Watching Kurosawa

A couple of nights back, I was still battling jet lag and was feeling like a sloth. So what did I decide to do? Watch a movie, of course.

I dug into my collection of DVDs (you remember what those are, don't you?) and, lo and behold, what did I find? A copy of Ran. I slipped the DVD into the player and my eyes were glued to the screen.

I was as rapt with Ran those couple of nights ago as I was when I first saw it at the Roxy Theatre on Danforth Avenue in Toronto back in the 1980s.

Ran, if you don't know, is a film by Akira Kurosawa that's based on Shakespeare's King Lear. It's a powerful film, and I consider it to be Kurosawa's last great one.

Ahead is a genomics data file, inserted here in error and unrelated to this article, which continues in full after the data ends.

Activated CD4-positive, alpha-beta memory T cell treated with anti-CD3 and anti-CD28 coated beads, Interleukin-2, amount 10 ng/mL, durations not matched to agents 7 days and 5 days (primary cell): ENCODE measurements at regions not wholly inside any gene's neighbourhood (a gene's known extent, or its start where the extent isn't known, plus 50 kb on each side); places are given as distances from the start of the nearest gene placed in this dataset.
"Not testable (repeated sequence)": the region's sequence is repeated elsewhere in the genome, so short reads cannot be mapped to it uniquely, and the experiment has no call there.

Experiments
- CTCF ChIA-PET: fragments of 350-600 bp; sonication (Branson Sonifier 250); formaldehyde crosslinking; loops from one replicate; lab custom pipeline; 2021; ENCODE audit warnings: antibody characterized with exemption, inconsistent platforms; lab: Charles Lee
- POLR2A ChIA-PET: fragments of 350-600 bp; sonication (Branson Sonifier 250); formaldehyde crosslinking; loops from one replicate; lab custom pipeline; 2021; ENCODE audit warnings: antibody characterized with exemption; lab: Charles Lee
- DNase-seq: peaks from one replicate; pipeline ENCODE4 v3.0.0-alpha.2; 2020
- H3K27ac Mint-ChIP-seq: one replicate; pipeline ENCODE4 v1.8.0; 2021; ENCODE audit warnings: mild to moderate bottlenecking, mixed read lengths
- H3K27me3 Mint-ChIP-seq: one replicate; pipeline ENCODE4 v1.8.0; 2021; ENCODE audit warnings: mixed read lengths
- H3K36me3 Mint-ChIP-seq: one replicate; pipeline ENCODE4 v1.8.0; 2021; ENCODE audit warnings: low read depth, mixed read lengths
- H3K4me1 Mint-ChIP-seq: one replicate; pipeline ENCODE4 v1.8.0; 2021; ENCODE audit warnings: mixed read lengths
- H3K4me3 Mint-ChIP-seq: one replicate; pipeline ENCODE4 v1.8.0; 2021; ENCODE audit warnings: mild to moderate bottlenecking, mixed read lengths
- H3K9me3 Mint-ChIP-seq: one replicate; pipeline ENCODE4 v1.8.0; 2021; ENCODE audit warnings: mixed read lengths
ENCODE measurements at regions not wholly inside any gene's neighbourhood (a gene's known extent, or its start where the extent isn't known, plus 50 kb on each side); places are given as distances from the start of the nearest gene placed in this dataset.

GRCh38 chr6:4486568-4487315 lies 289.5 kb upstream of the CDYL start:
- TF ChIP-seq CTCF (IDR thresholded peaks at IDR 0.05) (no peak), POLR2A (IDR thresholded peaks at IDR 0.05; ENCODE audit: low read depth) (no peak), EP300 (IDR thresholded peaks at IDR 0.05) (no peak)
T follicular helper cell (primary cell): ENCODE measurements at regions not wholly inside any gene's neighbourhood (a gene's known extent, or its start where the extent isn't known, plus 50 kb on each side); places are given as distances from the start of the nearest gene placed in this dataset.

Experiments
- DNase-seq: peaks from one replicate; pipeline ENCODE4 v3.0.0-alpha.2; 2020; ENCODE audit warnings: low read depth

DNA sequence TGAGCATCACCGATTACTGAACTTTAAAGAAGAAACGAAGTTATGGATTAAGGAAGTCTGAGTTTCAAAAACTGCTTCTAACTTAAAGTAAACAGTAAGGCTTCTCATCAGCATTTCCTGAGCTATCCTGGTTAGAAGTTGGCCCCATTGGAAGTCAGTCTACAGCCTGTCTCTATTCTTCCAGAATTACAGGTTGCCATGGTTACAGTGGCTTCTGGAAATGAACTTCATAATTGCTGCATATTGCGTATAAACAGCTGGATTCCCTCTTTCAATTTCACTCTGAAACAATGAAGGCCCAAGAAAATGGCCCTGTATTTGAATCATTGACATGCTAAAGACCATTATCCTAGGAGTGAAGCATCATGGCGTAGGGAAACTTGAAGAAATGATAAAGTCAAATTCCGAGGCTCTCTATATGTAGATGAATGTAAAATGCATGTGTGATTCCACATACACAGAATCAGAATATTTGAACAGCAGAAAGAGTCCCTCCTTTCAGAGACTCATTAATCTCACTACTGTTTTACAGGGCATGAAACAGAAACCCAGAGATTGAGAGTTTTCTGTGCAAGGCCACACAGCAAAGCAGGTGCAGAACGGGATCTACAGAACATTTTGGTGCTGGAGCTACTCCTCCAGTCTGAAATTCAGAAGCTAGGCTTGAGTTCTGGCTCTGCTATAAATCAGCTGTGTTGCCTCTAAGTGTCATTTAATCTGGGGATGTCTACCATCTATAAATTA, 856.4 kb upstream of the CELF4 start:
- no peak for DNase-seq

I've been a fan of Kurosawa's since I was a teen and Ran is one of the reasons why. If you watch the film closely, you'll see all of Kurosawa's signature elements: the influence of kabuki, the framing and composition of shots, the lack of use of panning and zoom. It's not that the old master was feeding off his previous work. It was more of a recapitulation, a demonstration of technique and storytelling.

Each time I watch Ran, I feel like I'm right there. A silent witness to the fracture and implosion of the House of Ichimonji. There are scenes that still tear at my heart. There are scenes that still shock me. There is cinematography that just amazes me.

Most of all, Ran makes me grateful that a director like Kurosawa was able to bring stories like this to the screen and to the world